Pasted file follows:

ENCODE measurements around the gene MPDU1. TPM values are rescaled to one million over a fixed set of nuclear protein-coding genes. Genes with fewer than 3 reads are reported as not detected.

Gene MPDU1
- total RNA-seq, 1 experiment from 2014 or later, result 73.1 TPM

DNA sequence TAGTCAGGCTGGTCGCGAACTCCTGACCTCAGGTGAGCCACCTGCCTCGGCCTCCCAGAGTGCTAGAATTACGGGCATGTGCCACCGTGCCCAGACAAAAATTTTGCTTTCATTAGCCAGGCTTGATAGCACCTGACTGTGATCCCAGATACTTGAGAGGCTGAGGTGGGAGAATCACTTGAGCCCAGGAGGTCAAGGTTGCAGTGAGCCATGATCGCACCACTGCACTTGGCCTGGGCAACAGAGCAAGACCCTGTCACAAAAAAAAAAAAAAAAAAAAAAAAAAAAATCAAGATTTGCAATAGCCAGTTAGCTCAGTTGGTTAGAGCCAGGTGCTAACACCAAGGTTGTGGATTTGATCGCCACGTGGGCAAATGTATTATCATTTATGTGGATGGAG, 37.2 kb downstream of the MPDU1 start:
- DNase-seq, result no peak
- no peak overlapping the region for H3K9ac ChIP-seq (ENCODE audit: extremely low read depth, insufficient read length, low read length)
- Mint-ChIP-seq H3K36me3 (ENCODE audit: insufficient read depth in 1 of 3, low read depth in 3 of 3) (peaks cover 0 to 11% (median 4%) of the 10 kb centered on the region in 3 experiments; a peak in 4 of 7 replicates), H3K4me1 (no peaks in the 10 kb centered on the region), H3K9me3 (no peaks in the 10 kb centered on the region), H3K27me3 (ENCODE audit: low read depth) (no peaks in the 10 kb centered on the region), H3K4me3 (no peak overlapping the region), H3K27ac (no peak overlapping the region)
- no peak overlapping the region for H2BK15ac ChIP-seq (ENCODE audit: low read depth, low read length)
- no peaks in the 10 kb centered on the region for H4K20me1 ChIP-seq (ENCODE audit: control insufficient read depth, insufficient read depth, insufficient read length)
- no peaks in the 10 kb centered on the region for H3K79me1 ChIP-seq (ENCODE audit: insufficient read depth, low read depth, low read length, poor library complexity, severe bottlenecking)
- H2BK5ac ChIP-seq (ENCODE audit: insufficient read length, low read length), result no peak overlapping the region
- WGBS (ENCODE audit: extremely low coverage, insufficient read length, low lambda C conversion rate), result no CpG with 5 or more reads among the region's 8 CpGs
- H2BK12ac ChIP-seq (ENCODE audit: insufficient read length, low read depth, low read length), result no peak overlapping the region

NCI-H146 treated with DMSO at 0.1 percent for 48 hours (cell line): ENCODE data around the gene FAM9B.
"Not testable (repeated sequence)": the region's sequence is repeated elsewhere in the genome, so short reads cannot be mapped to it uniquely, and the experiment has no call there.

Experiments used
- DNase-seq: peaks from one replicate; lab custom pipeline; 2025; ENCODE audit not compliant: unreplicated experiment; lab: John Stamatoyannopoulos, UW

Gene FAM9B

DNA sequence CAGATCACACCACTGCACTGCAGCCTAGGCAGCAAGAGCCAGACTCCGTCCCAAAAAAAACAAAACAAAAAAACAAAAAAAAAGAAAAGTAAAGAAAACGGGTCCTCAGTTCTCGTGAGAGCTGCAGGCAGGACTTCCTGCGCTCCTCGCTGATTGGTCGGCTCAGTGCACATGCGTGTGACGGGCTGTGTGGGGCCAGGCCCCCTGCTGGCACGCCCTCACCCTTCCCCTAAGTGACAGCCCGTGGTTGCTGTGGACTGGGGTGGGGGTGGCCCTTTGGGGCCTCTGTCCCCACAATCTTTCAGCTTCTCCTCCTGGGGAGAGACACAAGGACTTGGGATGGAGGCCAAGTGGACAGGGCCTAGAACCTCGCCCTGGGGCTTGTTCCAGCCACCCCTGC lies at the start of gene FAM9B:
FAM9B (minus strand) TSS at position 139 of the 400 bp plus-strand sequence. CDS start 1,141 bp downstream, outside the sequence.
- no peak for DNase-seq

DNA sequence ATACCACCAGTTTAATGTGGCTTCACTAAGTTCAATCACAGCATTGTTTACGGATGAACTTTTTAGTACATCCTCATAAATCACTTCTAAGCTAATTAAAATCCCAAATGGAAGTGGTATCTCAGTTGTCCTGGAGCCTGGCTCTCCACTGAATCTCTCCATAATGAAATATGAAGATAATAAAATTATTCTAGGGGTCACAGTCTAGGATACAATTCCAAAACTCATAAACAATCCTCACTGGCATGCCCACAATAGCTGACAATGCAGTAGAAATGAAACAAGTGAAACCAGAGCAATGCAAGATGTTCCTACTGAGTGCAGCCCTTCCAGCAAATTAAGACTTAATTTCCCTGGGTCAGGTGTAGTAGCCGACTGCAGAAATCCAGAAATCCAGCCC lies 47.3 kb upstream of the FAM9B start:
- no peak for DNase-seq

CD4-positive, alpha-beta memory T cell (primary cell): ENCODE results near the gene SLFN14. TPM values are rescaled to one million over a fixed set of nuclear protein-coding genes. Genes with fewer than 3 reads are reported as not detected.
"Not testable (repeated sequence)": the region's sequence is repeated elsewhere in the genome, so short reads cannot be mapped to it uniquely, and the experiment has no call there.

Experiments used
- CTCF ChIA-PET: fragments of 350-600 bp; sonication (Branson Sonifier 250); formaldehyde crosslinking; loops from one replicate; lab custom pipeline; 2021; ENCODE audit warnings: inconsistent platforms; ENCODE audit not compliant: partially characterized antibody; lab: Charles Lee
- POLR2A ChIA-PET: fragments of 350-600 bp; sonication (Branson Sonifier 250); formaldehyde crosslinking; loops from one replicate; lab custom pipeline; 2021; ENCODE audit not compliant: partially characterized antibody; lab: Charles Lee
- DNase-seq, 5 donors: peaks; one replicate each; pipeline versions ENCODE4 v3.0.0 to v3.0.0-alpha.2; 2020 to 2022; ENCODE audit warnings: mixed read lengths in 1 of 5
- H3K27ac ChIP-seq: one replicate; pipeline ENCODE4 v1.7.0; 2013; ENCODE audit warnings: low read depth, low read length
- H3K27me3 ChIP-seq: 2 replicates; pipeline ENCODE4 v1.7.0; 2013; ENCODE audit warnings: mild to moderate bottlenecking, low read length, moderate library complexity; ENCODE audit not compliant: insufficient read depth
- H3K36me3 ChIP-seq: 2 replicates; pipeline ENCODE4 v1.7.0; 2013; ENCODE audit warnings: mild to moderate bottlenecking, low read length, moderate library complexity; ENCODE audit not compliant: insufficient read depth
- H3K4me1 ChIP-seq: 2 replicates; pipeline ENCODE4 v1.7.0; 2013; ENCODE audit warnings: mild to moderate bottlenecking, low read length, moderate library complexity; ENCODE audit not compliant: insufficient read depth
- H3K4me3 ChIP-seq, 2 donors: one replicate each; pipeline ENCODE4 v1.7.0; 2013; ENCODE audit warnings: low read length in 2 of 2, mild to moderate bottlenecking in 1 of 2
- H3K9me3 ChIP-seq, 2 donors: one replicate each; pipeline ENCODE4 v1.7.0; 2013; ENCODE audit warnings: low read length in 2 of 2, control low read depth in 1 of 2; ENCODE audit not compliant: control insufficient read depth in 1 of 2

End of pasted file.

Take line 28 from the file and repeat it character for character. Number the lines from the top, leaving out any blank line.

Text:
- POLR2A ChIA-PET: fragments of 350-600 bp; sonication (Branson Sonifier 250); formaldehyde crosslinking; loops from one replicate; lab custom pipeline; 2021; ENCODE audit not compliant: partially characterized antibody; lab: Charles Lee